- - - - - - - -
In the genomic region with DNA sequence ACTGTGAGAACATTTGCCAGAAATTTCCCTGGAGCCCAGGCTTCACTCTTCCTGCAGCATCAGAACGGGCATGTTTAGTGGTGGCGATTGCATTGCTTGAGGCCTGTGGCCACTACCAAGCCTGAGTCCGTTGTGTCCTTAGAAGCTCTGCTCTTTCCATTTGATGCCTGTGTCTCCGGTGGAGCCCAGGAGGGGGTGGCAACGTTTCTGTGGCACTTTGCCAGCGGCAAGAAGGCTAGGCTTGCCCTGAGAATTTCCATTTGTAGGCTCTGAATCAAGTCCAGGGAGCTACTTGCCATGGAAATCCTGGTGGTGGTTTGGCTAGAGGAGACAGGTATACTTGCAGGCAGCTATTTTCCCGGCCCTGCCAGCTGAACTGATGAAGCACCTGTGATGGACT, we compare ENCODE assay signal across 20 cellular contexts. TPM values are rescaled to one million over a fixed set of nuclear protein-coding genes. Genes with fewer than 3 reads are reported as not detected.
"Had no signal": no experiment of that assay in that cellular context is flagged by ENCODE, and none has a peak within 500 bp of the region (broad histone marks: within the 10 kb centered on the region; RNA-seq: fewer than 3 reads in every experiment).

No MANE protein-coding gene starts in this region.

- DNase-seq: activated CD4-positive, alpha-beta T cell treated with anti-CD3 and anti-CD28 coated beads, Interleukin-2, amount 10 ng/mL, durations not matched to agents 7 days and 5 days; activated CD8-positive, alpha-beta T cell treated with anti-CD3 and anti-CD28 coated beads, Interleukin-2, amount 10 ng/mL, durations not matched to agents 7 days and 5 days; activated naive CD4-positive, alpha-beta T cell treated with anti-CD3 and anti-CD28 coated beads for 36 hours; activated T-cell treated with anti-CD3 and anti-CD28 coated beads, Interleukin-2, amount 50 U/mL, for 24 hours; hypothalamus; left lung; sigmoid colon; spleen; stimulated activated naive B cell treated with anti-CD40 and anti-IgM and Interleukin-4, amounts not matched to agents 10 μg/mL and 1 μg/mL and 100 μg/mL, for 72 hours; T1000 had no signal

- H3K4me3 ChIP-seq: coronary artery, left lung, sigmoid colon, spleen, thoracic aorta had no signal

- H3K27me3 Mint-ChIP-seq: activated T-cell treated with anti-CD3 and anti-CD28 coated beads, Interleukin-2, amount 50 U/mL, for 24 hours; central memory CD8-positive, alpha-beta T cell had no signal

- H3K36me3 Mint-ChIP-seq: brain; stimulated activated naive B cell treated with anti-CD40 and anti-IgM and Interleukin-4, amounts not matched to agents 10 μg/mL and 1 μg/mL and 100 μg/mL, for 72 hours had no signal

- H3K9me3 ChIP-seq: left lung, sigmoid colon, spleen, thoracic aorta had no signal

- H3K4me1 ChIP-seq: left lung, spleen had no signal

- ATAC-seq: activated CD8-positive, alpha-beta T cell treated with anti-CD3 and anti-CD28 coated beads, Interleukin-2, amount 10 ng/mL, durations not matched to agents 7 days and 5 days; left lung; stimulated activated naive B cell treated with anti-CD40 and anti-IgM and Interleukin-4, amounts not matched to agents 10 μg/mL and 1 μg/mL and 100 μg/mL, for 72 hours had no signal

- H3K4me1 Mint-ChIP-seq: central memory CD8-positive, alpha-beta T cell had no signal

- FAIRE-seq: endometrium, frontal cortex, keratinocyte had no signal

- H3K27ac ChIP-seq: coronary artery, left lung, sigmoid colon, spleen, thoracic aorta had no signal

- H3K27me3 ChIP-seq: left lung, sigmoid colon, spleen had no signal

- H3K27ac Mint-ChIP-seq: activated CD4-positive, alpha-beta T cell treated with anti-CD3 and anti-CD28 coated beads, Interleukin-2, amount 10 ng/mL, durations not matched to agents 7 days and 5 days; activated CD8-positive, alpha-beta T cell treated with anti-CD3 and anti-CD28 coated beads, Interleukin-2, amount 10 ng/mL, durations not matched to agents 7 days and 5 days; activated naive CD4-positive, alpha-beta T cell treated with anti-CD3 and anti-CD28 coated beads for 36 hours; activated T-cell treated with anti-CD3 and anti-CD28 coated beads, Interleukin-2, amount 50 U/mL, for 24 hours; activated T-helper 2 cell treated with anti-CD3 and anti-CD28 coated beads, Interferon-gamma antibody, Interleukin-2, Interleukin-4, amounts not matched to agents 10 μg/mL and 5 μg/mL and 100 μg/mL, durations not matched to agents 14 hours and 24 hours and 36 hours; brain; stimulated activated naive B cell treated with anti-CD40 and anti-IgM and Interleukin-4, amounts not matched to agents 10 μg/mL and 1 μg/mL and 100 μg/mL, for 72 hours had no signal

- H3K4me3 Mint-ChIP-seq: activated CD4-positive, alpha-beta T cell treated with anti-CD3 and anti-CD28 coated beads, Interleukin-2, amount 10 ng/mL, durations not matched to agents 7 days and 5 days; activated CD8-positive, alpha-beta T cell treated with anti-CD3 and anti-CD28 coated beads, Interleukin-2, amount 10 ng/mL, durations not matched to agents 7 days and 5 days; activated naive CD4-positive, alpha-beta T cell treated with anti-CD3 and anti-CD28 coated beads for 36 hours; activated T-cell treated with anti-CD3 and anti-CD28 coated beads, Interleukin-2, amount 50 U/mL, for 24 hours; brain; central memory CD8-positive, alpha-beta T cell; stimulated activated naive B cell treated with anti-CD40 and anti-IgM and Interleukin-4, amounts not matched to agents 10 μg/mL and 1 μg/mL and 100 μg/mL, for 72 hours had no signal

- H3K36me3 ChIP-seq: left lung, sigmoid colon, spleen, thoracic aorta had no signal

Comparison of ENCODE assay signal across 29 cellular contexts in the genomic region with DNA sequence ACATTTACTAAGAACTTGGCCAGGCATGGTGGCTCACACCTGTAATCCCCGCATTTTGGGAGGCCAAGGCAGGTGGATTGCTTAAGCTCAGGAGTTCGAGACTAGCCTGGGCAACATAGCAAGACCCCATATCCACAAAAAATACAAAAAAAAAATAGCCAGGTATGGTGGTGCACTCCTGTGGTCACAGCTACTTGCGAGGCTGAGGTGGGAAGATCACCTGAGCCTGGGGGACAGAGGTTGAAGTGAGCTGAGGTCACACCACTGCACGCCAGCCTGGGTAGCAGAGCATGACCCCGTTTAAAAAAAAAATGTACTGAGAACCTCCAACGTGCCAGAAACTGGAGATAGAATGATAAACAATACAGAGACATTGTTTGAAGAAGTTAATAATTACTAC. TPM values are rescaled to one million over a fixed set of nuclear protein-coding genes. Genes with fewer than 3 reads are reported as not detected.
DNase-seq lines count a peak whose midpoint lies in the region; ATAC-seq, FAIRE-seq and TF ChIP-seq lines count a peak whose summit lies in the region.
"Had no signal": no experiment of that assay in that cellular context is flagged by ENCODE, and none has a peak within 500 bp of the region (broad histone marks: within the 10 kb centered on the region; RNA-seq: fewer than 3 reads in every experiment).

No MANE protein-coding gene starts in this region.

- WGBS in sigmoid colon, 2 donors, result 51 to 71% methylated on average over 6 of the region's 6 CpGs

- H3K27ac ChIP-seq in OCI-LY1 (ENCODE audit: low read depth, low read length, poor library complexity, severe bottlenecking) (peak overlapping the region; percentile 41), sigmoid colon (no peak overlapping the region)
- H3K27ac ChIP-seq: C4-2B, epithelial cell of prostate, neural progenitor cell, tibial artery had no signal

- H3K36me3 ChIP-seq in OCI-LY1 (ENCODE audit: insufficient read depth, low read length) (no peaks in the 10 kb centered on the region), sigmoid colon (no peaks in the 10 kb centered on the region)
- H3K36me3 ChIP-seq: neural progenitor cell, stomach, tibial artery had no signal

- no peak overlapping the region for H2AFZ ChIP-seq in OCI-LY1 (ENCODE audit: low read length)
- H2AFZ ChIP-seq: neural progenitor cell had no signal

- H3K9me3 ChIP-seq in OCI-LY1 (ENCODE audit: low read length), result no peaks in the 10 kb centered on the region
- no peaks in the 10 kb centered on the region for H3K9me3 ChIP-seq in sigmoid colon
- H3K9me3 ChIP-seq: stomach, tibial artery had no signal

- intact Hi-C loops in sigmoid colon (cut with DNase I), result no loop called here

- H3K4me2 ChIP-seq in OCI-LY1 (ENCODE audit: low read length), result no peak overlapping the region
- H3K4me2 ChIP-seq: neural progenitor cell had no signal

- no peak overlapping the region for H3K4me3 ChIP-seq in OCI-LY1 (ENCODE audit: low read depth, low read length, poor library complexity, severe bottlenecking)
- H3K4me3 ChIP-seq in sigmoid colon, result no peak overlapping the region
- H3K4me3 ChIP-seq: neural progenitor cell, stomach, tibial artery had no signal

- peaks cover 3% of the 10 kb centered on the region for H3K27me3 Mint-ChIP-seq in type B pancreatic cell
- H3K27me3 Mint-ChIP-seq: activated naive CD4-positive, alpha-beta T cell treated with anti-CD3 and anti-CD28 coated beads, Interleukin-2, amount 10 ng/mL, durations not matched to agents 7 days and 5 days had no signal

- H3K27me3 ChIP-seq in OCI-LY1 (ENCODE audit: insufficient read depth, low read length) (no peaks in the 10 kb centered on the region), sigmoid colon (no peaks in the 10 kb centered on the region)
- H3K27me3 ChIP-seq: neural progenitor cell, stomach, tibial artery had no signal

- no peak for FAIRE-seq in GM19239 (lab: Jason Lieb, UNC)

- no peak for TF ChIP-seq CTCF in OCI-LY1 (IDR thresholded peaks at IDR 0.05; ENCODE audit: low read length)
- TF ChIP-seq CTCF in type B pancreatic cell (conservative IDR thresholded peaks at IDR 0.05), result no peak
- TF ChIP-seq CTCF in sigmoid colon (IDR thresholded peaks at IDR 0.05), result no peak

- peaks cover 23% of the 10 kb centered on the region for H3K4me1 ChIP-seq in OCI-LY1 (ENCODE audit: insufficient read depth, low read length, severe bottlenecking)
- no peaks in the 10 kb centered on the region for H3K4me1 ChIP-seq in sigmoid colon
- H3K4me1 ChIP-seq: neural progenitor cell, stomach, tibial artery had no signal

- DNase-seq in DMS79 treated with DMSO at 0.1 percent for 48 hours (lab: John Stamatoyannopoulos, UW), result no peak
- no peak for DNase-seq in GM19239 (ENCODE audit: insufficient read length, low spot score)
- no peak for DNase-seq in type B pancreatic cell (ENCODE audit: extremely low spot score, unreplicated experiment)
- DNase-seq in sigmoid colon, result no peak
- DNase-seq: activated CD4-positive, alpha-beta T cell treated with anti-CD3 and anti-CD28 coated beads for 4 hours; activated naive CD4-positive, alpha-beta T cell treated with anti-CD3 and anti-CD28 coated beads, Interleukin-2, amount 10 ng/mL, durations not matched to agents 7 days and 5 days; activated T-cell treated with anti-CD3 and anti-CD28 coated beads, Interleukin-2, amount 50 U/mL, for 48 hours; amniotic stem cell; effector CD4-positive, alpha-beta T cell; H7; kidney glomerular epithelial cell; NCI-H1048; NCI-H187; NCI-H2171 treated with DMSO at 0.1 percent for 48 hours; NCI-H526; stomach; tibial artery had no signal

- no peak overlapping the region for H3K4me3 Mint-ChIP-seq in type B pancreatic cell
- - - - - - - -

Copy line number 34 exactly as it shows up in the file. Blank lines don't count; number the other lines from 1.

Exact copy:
- H3K4me2 ChIP-seq: neural progenitor cell had no signal